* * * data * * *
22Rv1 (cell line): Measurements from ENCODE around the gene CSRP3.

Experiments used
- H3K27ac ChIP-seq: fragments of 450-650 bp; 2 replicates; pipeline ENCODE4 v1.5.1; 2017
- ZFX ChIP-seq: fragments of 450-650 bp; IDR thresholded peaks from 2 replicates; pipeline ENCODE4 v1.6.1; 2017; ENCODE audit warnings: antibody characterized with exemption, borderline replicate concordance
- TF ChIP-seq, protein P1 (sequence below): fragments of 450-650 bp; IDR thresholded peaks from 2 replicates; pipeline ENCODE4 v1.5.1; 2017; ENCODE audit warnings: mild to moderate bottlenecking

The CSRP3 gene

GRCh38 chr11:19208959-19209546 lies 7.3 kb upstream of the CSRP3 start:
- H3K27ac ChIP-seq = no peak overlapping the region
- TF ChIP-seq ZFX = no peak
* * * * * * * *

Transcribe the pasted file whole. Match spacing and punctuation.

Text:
22Rv1 (cell line): Measurements from ENCODE around the gene CSRP3.

Experiments used
- H3K27ac ChIP-seq: fragments of 450-650 bp; 2 replicates; pipeline ENCODE4 v1.5.1; 2017
- ZFX ChIP-seq: fragments of 450-650 bp; IDR thresholded peaks from 2 replicates; pipeline ENCODE4 v1.6.1; 2017; ENCODE audit warnings: antibody characterized with exemption, borderline replicate concordance
- TF ChIP-seq, protein P1 (sequence below): fragments of 450-650 bp; IDR thresholded peaks from 2 replicates; pipeline ENCODE4 v1.5.1; 2017; ENCODE audit warnings: mild to moderate bottlenecking

The CSRP3 gene

GRCh38 chr11:19208959-19209546 lies 7.3 kb upstream of the CSRP3 start:
- H3K27ac ChIP-seq = no peak overlapping the region
- TF ChIP-seq ZFX = no peak